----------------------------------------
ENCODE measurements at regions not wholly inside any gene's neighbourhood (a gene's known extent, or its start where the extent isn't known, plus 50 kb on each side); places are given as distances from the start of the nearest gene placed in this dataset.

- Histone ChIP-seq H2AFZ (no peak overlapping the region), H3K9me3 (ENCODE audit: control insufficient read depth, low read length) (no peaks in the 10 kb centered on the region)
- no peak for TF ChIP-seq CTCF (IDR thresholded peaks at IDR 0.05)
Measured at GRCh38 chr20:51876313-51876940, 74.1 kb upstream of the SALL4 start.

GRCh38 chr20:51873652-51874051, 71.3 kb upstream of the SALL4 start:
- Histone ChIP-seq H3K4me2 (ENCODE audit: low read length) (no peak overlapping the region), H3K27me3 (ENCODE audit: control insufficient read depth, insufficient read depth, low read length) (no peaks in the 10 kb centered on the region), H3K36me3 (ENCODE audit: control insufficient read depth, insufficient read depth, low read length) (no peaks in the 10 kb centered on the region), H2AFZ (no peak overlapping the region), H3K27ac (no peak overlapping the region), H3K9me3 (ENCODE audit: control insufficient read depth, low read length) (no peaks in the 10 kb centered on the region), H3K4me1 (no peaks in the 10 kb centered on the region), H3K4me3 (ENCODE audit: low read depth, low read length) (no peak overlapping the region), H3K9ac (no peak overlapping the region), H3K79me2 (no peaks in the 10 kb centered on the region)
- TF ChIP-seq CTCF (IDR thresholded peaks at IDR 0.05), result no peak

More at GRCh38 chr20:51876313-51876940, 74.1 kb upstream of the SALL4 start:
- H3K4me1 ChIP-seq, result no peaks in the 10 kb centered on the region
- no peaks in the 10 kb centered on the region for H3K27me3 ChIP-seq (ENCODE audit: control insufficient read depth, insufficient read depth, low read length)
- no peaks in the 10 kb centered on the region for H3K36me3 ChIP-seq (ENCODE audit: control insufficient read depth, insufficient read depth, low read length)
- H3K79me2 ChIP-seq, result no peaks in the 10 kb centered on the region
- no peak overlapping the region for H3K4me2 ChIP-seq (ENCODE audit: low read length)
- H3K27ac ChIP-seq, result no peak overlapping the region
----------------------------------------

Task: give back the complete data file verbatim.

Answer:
ENCODE measurements at regions not wholly inside any gene's neighbourhood (a gene's known extent, or its start where the extent isn't known, plus 50 kb on each side); places are given as distances from the start of the nearest gene placed in this dataset.

- Histone ChIP-seq H2AFZ (no peak overlapping the region), H3K9me3 (ENCODE audit: control insufficient read depth, low read length) (no peaks in the 10 kb centered on the region)
- no peak for TF ChIP-seq CTCF (IDR thresholded peaks at IDR 0.05)
Measured at GRCh38 chr20:51876313-51876940, 74.1 kb upstream of the SALL4 start.

GRCh38 chr20:51873652-51874051, 71.3 kb upstream of the SALL4 start:
- Histone ChIP-seq H3K4me2 (ENCODE audit: low read length) (no peak overlapping the region), H3K27me3 (ENCODE audit: control insufficient read depth, insufficient read depth, low read length) (no peaks in the 10 kb centered on the region), H3K36me3 (ENCODE audit: control insufficient read depth, insufficient read depth, low read length) (no peaks in the 10 kb centered on the region), H2AFZ (no peak overlapping the region), H3K27ac (no peak overlapping the region), H3K9me3 (ENCODE audit: control insufficient read depth, low read length) (no peaks in the 10 kb centered on the region), H3K4me1 (no peaks in the 10 kb centered on the region), H3K4me3 (ENCODE audit: low read depth, low read length) (no peak overlapping the region), H3K9ac (no peak overlapping the region), H3K79me2 (no peaks in the 10 kb centered on the region)
- TF ChIP-seq CTCF (IDR thresholded peaks at IDR 0.05), result no peak

More at GRCh38 chr20:51876313-51876940, 74.1 kb upstream of the SALL4 start:
- H3K4me1 ChIP-seq, result no peaks in the 10 kb centered on the region
- no peaks in the 10 kb centered on the region for H3K27me3 ChIP-seq (ENCODE audit: control insufficient read depth, insufficient read depth, low read length)
- no peaks in the 10 kb centered on the region for H3K36me3 ChIP-seq (ENCODE audit: control insufficient read depth, insufficient read depth, low read length)
- H3K79me2 ChIP-seq, result no peaks in the 10 kb centered on the region
- no peak overlapping the region for H3K4me2 ChIP-seq (ENCODE audit: low read length)
- H3K27ac ChIP-seq, result no peak overlapping the region